View PostReRushed, on 12 June 2018 - 10:14 PM, said:

View PostEntre_Perpetuo, on 12 June 2018 - 08:52 PM, said:

View PostReRushed, on 12 June 2018 - 08:42 PM, said:

View PostEntre_Perpetuo, on 12 June 2018 - 08:34 PM, said:

View Postbluefox4000, on 12 June 2018 - 07:51 PM, said:

Nevermind isn't anywhere close to the best album in the combined discographies of these bands.

it's great but not anywhere close to the best

#rerushedbait :laughing guy:

Mick

Side 2 is too samey. Side 1 is too overplayed and overrated (seriously, they're pretty much just some catchy pop punk tunes with an edge). If you don't live under a rock, listen to Drain You and Something In The Way, then you don't really need to hear the album in full. And really you could drop Drain You.
What's wrong with catchy pop punk tunes with an edge? They've not overstuffed over produced rock songs?

Nothing wrong, but not as special as Rolling Stone would have folks believe.
The go to Rolling Stone magazine argument is so tiresome.

Okay, replace Rolling Stone with the general views of popular cultural critics. Just because the argument is tiresome doesn't make it wrong.

My personal problem with Nirvana is simple, but two fold.

1. Musically speaking, they aren't really special.

2. They are frequently and often consistently treated as though 1 is entirely false.


I realize Nirvana themselves have nothing to do with 2, but it nevertheless impacts my view towards them. I can enjoy their music when the mood strikes me. They have some great songs, and they have at least as many rather plain songs that tend to read as, albeit enthusiastic, filler to me ears. To me, in the history of pop and rock music, they are par for the course of bands which have achieved long term success, and maybe a little less than average. So when I read of the seemingly vast majority opinion than they are among the greatest bands of all time, or that Nevermind is one of the greatest albums of all time, or (especially) that Cobain was one of the greatest guitarists of all time, these ideas all run wildly contrary to my outlook on popular music. And when I go back to the music to investigate what causes so many people to think these things, I often conclude their cultural impact has outshined their musical quality in the construction of their legacy. They were a big hit that flipped pop culture on its head, to such a degree as had not been seen since Beatlemania, and that grants them greatness to many people whether or not their music was itself great. And I do hold that, had Nirvana only attained as much popularity and success as their Seattle contemporaries, say Soundgarden or Alice In Chains, they would not be so widely considered as one of the all time greats.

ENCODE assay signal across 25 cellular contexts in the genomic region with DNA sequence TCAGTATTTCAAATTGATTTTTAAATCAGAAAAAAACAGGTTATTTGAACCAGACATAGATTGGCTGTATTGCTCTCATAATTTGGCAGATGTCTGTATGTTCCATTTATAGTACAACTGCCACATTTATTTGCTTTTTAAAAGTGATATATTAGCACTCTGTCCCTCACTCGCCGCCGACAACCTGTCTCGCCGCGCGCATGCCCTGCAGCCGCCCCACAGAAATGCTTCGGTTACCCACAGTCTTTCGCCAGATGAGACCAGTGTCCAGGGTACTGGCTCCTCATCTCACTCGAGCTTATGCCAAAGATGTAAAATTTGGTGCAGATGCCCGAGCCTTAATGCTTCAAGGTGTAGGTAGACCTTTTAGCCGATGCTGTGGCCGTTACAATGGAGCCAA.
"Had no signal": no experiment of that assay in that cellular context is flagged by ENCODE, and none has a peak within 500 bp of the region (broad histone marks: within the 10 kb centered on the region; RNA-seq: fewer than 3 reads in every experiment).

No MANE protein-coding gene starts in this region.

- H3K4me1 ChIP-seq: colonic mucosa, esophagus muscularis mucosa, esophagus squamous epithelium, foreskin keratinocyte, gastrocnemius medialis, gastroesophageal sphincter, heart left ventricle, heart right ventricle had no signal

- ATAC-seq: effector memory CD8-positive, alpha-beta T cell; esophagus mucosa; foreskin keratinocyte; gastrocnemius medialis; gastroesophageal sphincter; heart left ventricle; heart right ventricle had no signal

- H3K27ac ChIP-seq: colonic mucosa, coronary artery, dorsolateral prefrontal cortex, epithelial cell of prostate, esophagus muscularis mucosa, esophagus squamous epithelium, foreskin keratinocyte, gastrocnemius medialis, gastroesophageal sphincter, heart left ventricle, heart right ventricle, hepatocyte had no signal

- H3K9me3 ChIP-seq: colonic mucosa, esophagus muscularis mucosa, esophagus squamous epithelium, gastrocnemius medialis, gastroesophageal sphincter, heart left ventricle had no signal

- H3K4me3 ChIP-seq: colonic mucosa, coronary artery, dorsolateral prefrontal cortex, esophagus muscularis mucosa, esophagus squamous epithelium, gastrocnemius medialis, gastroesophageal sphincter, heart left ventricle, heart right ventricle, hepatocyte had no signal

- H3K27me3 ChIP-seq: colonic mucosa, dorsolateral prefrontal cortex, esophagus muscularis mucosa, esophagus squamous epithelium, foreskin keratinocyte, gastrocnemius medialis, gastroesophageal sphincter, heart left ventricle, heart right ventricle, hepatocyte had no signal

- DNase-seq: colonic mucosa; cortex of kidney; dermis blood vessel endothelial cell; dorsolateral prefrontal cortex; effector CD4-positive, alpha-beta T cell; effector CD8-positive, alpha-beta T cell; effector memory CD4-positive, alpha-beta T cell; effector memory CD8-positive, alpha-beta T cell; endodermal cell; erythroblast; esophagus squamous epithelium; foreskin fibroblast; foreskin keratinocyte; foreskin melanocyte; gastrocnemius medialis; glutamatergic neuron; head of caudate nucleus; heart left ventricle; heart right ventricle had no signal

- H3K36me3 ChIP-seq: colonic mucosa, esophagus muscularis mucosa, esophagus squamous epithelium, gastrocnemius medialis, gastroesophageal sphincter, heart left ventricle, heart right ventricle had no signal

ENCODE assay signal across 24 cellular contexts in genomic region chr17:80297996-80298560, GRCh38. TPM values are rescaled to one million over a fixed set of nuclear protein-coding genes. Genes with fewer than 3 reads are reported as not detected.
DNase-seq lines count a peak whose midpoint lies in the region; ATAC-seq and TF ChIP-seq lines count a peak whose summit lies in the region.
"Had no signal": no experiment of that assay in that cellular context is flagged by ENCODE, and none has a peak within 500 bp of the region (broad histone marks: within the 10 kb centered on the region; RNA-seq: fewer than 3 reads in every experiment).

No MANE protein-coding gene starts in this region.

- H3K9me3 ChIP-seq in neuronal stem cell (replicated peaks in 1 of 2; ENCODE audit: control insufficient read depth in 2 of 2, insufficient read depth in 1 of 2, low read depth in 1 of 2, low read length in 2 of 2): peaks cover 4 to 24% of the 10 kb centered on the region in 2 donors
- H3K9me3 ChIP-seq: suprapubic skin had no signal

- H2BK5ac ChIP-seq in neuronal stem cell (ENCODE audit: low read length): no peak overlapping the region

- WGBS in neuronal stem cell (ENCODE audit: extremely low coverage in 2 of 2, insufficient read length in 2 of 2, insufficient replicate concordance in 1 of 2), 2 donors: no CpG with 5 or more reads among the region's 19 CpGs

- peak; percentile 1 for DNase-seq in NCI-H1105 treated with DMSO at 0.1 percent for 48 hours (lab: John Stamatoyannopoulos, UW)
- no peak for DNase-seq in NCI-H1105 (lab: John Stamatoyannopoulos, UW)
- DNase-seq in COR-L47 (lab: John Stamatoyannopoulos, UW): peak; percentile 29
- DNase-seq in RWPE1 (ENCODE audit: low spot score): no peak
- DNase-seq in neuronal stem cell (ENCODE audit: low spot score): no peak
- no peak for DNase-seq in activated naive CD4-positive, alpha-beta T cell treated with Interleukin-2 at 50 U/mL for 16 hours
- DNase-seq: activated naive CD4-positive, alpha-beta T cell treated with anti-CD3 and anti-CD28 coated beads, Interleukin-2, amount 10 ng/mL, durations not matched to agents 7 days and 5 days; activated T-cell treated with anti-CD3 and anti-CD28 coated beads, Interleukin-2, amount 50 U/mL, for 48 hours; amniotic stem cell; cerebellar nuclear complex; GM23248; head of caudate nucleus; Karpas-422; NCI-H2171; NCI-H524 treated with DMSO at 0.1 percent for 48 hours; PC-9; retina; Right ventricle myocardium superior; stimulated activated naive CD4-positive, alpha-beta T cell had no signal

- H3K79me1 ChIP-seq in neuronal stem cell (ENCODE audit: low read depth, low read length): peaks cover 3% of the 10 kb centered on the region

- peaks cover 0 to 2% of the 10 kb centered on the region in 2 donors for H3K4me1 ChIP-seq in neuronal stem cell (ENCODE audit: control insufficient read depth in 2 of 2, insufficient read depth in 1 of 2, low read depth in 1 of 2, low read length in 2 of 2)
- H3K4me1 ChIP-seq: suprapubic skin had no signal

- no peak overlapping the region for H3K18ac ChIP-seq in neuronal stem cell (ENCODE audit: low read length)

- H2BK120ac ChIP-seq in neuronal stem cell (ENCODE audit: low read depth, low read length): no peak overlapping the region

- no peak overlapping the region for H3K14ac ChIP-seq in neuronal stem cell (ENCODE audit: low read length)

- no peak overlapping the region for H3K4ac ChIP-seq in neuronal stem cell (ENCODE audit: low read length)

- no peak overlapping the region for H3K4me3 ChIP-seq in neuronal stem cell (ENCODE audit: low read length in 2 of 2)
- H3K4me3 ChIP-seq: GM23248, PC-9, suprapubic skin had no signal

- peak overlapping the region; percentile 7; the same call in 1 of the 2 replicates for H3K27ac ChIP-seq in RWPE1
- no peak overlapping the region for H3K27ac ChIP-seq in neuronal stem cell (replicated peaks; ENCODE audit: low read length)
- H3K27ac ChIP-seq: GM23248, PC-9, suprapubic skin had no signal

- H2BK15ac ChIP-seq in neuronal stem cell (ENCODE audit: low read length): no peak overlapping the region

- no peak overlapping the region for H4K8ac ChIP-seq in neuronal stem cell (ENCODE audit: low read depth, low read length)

You have no idea. You can argue with an imagined outcome all you want. What happened is what happened. Personally, I couldn't care less what a critic thinks or album sales or what a fan base thinks. All I know is when Nevermind hit it was electric. Song after song was a gut punch to what was popular at the time. Rock music was re-energized.

I thought The Ramones did that first in the 70s, and for some reason they aren't considered on the same level as Nirvana.

I'm not a Ramones fan, but they are a way more influential band than Nirvana.

Not even close. Ramones had a big influence on punk rock. But Nirvana was much more influential not only for popular rock but on pop culture as a whole. The Ramones influence never went as far and wide as Nirvana's did. Also, when it comes to album sales, Nirvana blows them away. They reached many more people. Who's talked about more these days as well? I'm pretty sure it's Nirvana. Their impact and influence was much greater.

f**k! I just defended Nirvana. I think it's time I leave this forum for a while lol.
Oh we're talking about 'culture'? :eyeroll: I thought this was about music. If it's about music, Nirvana is shit. Enjoy your culture.

I guess culture meant that they started selling shitty looking flannel shirts at the GAP.
Which thankfully pushed out the day-glo and spandex.

#110 Todem

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Posted 18 June 2018 - 02:48 PM

Hair Metal ran it's course, just like "90's Grunge did too".

I have a lot more fun listening to the likes of Dokken, Crue, Ratt etc than going back and listening to Pearl Jam and Nirvana. The music is fun. And reminds of a time when life was simpler.

90's rock had some fantastic albums and when the mood fancies me, I do still listen to many of those gems.  I think the 80's and then early to mid 90's was an incredible time for rock music. Yin and Yang. The two different era's are fascinating. Let's not forget the alternative rock scene of the 80's too. Some gems in there.